This (which also has pride of place on a Page) is a bit of a cheat, since it’s a direct crib from my other blog

But it seems to fit in with messingaboutinthekitchen


Not sure about the current fads for cooking? Don’t know your bain marie from a hole in the ground? Help is at hand! This will set you on the right path.


Cookery Term What It Really Means

Au gratin

With cheese. Or a cheese sauce. Or something in the fermented milk line. Cheesy.


Apparently a way of serving salmon. Could be a fishy equivalent of a medallion, but more likely to be a fishy equivalent of a quenelle

Balsamic vinegar

Caramelised malt vinegar (or non-brewed condiment as it is now called)


Burnt. See Seared


Burnt. See Caramelised

Compôte of seasonal vegetables

The sous chef cooked the vegetables too long, so they’ve been mashed up and moulded in a timbale


See Fusion cookery


Something has been poured over the ingredients

Drizzled with first pressing virgin olive oil


En croute

Means ‘in a crust’ ie in pastry, hence posh term for a pie. See Millefeuile, Torte

Excellent plate coverage

Looks more than it really is. Peas are good for this. And anything Julienne

Fusion cookery

Sloppy culinary thinking, masquerading under the guise of exciting combinations of culinary disciplines. Look, be reasonable, bœuf bourgignondoes not need the addition of lemongrass. That does not fall into the category of ‘Adjust the seasoning’, it’s mere cookery navel gazing.


Posh version of Au gratin at first appearance, but it isn’t. Means shredded, so see Julienne. Errr, I think.

Green leaf salad

Dandelion tops, nettles, and other assorted cheap greenery garnered from the grassy verges, served under the pretence that we have somehow lost the taste for true local ingredients. I wonder why we might have done that? Given that proper salad ingredients are more expensive, and dogs wee on nettles. Anyone’s guess really

Green leaf salad with shaved Parmesan

Dandelion tops with a few slivers of dried out mousetrap Cheddar, drizzled with oil and Balsamic vinegar. Greek salad by another name, but more expensive.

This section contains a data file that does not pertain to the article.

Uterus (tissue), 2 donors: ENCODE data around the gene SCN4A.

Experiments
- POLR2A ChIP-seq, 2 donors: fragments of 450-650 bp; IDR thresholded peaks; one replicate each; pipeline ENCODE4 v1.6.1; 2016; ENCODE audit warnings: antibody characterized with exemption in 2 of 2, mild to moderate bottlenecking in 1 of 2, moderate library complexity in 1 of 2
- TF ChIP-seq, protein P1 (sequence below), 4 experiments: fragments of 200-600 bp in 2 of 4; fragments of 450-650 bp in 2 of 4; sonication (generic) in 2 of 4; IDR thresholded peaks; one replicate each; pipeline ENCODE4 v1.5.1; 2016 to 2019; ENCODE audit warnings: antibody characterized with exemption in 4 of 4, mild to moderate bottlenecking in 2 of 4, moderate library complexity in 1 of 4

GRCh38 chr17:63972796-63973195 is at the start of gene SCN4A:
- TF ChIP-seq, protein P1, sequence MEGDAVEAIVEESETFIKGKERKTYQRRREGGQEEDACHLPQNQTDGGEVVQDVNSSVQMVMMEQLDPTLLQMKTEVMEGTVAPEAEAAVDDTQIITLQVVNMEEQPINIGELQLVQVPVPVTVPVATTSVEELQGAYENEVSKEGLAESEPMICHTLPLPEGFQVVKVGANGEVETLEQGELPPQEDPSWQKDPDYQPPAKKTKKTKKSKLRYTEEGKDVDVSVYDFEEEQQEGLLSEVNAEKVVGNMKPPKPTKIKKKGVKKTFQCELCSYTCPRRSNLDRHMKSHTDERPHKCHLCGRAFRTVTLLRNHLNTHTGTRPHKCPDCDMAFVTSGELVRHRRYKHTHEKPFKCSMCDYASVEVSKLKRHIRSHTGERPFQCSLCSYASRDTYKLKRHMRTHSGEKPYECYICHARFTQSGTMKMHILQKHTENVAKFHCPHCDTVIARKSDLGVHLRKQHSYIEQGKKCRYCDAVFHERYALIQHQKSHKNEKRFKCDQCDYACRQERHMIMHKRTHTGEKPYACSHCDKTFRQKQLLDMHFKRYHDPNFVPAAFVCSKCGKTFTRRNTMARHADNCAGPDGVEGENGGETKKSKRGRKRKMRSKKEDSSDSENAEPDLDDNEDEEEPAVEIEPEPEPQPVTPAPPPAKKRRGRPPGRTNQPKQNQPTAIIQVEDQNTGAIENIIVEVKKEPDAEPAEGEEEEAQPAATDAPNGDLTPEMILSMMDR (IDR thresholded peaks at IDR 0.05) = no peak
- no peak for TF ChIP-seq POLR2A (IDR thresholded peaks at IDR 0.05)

Insalata marinara misto

A few Young’s prawns, some odd offcuts of fish (often North Sea cod with a few more limbs than it should have), and a lot of Green leaf salad in a sauce made of Complan, cochineal, malt vinegar, treacle, and other things you don’t want to think about too hard. Cool Britannia’s version of the much maligned 70’s prawn cocktail. At least with that you knew what to expect.

Jersey Royal new potatoes

Normal potatoes peeled very severely, out of a tin (Note. If all the Jersey Royals actually came from the island it would be standing room only for potato farmers, and John Nettles wouldn’t have room for the Jag*. Or is that Guernsey? Anyway, Nettles work well in a Green leaf salad)


Shredded to make it look more. See Excellent plate coverage



Medallions (eg of beef)

Small bits of meat. See Quenelle

Mélange of seasonal vegetables

Like a pithivier, but mixed up


A posh version of en croute, but using filo pastry. Or puff pastry. Anyway, like a vanilla slice, but with a savoury filling

Mushy peas

Northern staple hijacked by the Anthony Worrell Thompsons of this world. In their true homeland they would never be described as a mélange. They’re overcooked and dyed marrowfat peas. Excellent drizzled with malt vinegar, but not proper food for sober grownups paying 35 quid a head.


Not caviar (Dominic can explain this, it’s one of his).

Pithivier of seasonal vegetables

Nowhere near enough carrots, shredded, plus one cauliflower floret


Like a medallion, but derived from poultry or a gamebird. A quenelle of pigeon breast is the size of a matchstick.

Reduction of…

We scrimped on the ingredients, so this is the way we make it taste of something, by boiling things down a bit


French invention to conceal the fact their meat was rubbish. And still is, so they buy ours when it isn’t radioactive or mad



Sous chef

Grunt. The guy who does all the graft, and spits on your meal if you make a fuss (or worse)


Sounds more interesting than it really is. Flattened, eg of a small gamebird, to make it look more and hence give it Excellent plate coverage


In a mould. A small mould. Very small.

Timbale of wild rice

Not enough Uncle Ben’s, with bits of grit, in a mould or timbale


Posh word for a pie. See En croute, Millefeuile.  I won’t go into the technicalities of the differences between a tart and a pie. Both mean some sort of pastry basis.

Tossed salad

Term used in American all-male penitentiaries. Let’s leave it there shall we?

Wilted greens (a bed of)

Ostensibly a posh way of serving lettuce, tossed in warm virgin walnut oil. Actually ‘I found this stuff at the back of the fridge, so I’ll heat it up in Quick’n’Dry’.


*Corrigendum I am reliably informed that John Nettles drove a Triumph, not a Jag. Thank you Buzz.